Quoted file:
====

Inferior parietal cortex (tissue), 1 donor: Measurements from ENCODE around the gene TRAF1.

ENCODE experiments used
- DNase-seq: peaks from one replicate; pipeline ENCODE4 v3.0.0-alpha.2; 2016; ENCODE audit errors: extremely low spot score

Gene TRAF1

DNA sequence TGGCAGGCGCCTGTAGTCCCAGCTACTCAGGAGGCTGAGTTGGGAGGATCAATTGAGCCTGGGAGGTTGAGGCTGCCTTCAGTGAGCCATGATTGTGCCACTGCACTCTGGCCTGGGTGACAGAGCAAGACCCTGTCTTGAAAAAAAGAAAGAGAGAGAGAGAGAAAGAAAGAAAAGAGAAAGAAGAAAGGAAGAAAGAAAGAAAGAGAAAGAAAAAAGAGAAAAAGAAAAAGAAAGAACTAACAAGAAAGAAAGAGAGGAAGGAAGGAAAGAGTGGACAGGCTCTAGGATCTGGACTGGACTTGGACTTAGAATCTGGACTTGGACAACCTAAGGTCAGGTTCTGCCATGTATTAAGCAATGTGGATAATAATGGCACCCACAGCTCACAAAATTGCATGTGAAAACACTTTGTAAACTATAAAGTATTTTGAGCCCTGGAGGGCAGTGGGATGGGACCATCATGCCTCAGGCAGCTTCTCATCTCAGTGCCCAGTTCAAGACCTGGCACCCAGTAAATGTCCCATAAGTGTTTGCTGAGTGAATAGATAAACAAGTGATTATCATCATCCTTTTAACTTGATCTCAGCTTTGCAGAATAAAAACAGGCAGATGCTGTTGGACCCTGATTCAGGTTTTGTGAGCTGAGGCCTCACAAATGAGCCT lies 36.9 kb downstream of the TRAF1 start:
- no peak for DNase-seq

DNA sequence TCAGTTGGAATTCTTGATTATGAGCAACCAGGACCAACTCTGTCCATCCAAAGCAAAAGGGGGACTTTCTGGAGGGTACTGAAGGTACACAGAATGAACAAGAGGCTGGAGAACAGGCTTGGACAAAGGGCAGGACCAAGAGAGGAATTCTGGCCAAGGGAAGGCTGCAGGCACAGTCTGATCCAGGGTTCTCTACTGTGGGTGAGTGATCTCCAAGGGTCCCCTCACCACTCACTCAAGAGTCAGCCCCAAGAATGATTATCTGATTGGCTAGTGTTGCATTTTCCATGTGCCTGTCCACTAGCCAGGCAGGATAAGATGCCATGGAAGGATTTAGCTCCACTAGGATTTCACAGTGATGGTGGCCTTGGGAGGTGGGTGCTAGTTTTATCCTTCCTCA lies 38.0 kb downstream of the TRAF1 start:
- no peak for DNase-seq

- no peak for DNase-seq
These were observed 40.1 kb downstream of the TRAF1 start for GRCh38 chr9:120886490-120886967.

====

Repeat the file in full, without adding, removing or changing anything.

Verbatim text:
Inferior parietal cortex (tissue), 1 donor: Measurements from ENCODE around the gene TRAF1.

ENCODE experiments used
- DNase-seq: peaks from one replicate; pipeline ENCODE4 v3.0.0-alpha.2; 2016; ENCODE audit errors: extremely low spot score

Gene TRAF1

DNA sequence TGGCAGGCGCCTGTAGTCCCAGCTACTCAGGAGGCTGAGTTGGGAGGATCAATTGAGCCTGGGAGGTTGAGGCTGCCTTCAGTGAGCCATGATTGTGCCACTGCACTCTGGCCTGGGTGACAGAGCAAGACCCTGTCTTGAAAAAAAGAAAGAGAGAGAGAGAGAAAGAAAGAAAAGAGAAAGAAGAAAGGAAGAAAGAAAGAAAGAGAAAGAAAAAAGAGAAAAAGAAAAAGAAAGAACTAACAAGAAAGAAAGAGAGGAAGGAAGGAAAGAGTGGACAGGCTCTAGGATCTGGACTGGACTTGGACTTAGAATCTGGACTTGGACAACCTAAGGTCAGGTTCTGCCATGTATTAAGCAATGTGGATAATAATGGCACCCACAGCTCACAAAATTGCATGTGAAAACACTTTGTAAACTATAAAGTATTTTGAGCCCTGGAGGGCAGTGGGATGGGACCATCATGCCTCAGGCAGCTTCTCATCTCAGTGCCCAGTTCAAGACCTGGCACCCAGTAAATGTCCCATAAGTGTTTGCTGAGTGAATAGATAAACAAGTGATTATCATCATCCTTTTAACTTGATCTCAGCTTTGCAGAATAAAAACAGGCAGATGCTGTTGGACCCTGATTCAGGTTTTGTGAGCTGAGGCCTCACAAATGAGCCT lies 36.9 kb downstream of the TRAF1 start:
- no peak for DNase-seq

DNA sequence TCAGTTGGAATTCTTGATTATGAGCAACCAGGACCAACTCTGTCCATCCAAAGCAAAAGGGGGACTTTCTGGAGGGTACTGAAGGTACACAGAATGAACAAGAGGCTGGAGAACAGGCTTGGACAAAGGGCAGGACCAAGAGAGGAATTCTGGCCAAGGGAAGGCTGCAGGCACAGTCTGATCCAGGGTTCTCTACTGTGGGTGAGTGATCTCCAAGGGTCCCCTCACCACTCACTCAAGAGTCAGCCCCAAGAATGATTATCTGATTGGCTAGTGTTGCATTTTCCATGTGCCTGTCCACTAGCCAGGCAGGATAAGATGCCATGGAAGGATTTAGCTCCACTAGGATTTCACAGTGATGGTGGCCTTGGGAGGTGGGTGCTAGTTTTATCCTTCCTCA lies 38.0 kb downstream of the TRAF1 start:
- no peak for DNase-seq

- no peak for DNase-seq
These were observed 40.1 kb downstream of the TRAF1 start for GRCh38 chr9:120886490-120886967.